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Japanese Yen soars as geopolitical risks increase safe-haven flows

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12 April 2017

Matthew Ryan

Senior Market Analyst at Ebury. Providing expert currency analysis so small and mid-sized businesses can effectively navigate international markets.

Foreign exchange traders flocked away from risky assets and into the safety of the Japanese Yen on Tuesday, with growing geopolitical tensions in Syria and North Korea very much leading to a ‘risk off’ mode.

he growing possibility of military action against North Korea in response to its recent weapons test, combined with a sharp decline in equity markets, propelled the Yen to its strongest position since the middle of November yesterday. The Japanese currency ended almost one percent higher for the day against the US Dollar as stock markets around the world ended the day in the red.

The Dollar itself is now trading back around the levels from before Friday’s nonfarm payrolls data which showed unemployment in the US fell to its lowest level in a decade last month. Even some hawkish comments from Federal Reserve member John Williams yesterday afternoon failed to rescue the Dollar.

Intense selling pressure in the US currency helped lift Sterling to just shy of the physiological 1.25 level, with investors favouring the Pound after the FTSE 100 index proved one of the only major stock market indices spared from yesterday sharp equity sell-off. Tuesday’s inflation data, which confirmed consumer price growth remained above the Bank of England’s 2% target again in March, also ramped up expectations that interest rates could be raised in the UK before the end of the year.

Governor of the Bank of England Mark Carney will be making his second public appearance in a week this morning, speaking at a FinTech conference in London. Markets will look closely for any comments on monetary policy, although Carney is likely to remain tight lipped on the topic. The latest labour numbers from ONS this morning should also give us a decent idea as to the overall health of the UK economy as Prime Minister Theresa May begins Brexit negotiations.

Major currencies in detail


Sterling rose by over half a percent for the day against the US Dollar on Tuesday, well supported by the release of yesterday’s above target inflation data. While the majority at the Bank of England still deem it unnecessary to raise interest rates, we think a continuation in upward trend in price growth could force the central bank’s hand before the end of 2017.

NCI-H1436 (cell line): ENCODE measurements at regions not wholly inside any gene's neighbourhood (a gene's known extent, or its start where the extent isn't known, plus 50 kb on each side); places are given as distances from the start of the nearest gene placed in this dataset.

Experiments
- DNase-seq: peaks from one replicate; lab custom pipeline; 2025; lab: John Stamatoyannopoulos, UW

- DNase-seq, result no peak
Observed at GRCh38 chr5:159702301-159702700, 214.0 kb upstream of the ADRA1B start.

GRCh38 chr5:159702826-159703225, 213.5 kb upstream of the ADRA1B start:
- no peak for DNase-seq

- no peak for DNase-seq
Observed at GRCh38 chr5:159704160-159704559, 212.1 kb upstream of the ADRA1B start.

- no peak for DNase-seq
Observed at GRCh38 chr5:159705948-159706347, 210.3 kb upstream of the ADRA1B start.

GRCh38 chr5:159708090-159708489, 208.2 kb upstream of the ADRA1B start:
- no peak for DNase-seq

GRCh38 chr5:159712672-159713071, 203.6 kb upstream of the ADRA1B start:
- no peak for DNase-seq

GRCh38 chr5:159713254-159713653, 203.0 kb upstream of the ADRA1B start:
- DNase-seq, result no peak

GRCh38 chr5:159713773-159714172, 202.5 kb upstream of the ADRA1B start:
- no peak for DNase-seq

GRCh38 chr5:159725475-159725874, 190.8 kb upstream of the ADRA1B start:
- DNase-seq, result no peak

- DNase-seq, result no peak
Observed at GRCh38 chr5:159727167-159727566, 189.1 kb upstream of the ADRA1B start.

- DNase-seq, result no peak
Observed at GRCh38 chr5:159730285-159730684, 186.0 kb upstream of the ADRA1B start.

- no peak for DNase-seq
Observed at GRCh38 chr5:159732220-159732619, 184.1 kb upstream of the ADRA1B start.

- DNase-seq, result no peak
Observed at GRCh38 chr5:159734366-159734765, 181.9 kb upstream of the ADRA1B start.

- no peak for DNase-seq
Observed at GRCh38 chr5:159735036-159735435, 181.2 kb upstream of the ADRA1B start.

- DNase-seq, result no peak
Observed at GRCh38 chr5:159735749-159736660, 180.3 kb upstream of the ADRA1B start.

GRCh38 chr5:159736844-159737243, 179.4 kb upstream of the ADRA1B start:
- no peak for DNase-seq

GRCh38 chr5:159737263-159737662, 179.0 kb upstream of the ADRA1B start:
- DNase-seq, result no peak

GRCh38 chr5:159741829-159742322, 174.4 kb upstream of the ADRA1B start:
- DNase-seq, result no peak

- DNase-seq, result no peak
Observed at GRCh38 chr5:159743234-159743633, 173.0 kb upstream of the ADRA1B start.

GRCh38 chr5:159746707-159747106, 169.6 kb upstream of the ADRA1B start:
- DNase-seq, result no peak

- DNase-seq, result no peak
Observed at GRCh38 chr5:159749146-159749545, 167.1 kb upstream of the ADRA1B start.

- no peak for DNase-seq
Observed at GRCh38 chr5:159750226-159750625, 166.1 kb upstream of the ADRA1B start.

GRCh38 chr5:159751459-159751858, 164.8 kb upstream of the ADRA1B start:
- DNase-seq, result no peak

This morning’s labour report will be the most significant economic data release out of the UK this morning. Earnings and unemployment data will be announced at 9:30 UK time, and could validate Bank of England hawkish Kristin Forbes’ decision to vote for an immediate interest rate hike at the Central Bank’s latest meeting in March should either earnings growth or unemployment surprise to the upside.


The Euro rose against a broadly weaker US Dollar on Tuesday, buoyed by the latest economic sentiment data from ZEW. The monthly index for the Eurozone rose to 26.3 from 25.6, defying expectations for a decrease.

With economic data light in the Eurozone in the next few days, attention will be firmly on the latest polls out of France ahead of the election on 23rd April. The surge in the polls of far-left candidate Jean-Luc Mélenchon has concerned some investors given Mélenchon, much like Le Pen, has pledged to hold a referendum on the country’s future within the European Union.


San Francisco Fed President John Williams continued to strike a fairly hawkish tone on Tuesday, in line with our expectations that the central bank could hike interest rates as many as four times in 2017. Williams claimed that unemployment had already overshot his view of full employment, with “three to four interest rate hikes appropriate this year”.

Economic data out of the US will be limited today with export and import prices unlikely to shift the greenback. The monthly inflation data and retail sales should be much significant market movers when released during a thin liquidity trading day on Friday.